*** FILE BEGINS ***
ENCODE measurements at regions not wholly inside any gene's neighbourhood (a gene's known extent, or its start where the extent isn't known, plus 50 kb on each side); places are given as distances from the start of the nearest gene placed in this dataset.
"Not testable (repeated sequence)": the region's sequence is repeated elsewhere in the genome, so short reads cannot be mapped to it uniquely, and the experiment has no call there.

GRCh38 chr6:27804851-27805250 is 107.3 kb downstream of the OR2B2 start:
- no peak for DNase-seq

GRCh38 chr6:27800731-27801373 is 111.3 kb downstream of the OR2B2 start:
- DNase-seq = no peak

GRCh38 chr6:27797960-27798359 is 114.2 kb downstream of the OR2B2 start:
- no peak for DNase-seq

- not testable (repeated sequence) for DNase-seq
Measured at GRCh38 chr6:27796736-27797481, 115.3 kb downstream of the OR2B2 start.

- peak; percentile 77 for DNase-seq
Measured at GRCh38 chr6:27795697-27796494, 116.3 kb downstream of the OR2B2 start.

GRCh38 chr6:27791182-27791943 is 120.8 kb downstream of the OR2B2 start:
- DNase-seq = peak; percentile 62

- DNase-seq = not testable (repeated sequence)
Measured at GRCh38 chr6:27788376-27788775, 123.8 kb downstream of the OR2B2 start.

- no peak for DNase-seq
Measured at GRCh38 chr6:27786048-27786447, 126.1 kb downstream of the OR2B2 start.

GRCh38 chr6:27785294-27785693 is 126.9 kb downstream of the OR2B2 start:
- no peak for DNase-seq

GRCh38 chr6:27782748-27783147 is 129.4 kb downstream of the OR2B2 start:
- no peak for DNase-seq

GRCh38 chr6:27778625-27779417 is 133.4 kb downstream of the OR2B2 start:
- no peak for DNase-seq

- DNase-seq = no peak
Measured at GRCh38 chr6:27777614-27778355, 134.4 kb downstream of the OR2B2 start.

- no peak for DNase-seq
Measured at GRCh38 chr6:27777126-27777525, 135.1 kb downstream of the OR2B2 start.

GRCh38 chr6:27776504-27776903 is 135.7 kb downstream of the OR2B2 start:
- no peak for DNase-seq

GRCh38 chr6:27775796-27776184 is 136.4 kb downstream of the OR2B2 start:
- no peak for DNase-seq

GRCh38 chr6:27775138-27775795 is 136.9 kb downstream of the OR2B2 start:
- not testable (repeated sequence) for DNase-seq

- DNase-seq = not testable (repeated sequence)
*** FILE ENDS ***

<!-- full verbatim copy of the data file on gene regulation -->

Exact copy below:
ENCODE measurements at regions not wholly inside any gene's neighbourhood (a gene's known extent, or its start where the extent isn't known, plus 50 kb on each side); places are given as distances from the start of the nearest gene placed in this dataset.
"Not testable (repeated sequence)": the region's sequence is repeated elsewhere in the genome, so short reads cannot be mapped to it uniquely, and the experiment has no call there.

GRCh38 chr6:27804851-27805250 is 107.3 kb downstream of the OR2B2 start:
- no peak for DNase-seq

GRCh38 chr6:27800731-27801373 is 111.3 kb downstream of the OR2B2 start:
- DNase-seq = no peak

GRCh38 chr6:27797960-27798359 is 114.2 kb downstream of the OR2B2 start:
- no peak for DNase-seq

- not testable (repeated sequence) for DNase-seq
Measured at GRCh38 chr6:27796736-27797481, 115.3 kb downstream of the OR2B2 start.

- peak; percentile 77 for DNase-seq
Measured at GRCh38 chr6:27795697-27796494, 116.3 kb downstream of the OR2B2 start.

GRCh38 chr6:27791182-27791943 is 120.8 kb downstream of the OR2B2 start:
- DNase-seq = peak; percentile 62

- DNase-seq = not testable (repeated sequence)
Measured at GRCh38 chr6:27788376-27788775, 123.8 kb downstream of the OR2B2 start.

- no peak for DNase-seq
Measured at GRCh38 chr6:27786048-27786447, 126.1 kb downstream of the OR2B2 start.

GRCh38 chr6:27785294-27785693 is 126.9 kb downstream of the OR2B2 start:
- no peak for DNase-seq

GRCh38 chr6:27782748-27783147 is 129.4 kb downstream of the OR2B2 start:
- no peak for DNase-seq

GRCh38 chr6:27778625-27779417 is 133.4 kb downstream of the OR2B2 start:
- no peak for DNase-seq

- DNase-seq = no peak
Measured at GRCh38 chr6:27777614-27778355, 134.4 kb downstream of the OR2B2 start.

- no peak for DNase-seq
Measured at GRCh38 chr6:27777126-27777525, 135.1 kb downstream of the OR2B2 start.

GRCh38 chr6:27776504-27776903 is 135.7 kb downstream of the OR2B2 start:
- no peak for DNase-seq

GRCh38 chr6:27775796-27776184 is 136.4 kb downstream of the OR2B2 start:
- no peak for DNase-seq

GRCh38 chr6:27775138-27775795 is 136.9 kb downstream of the OR2B2 start:
- not testable (repeated sequence) for DNase-seq

- DNase-seq = not testable (repeated sequence)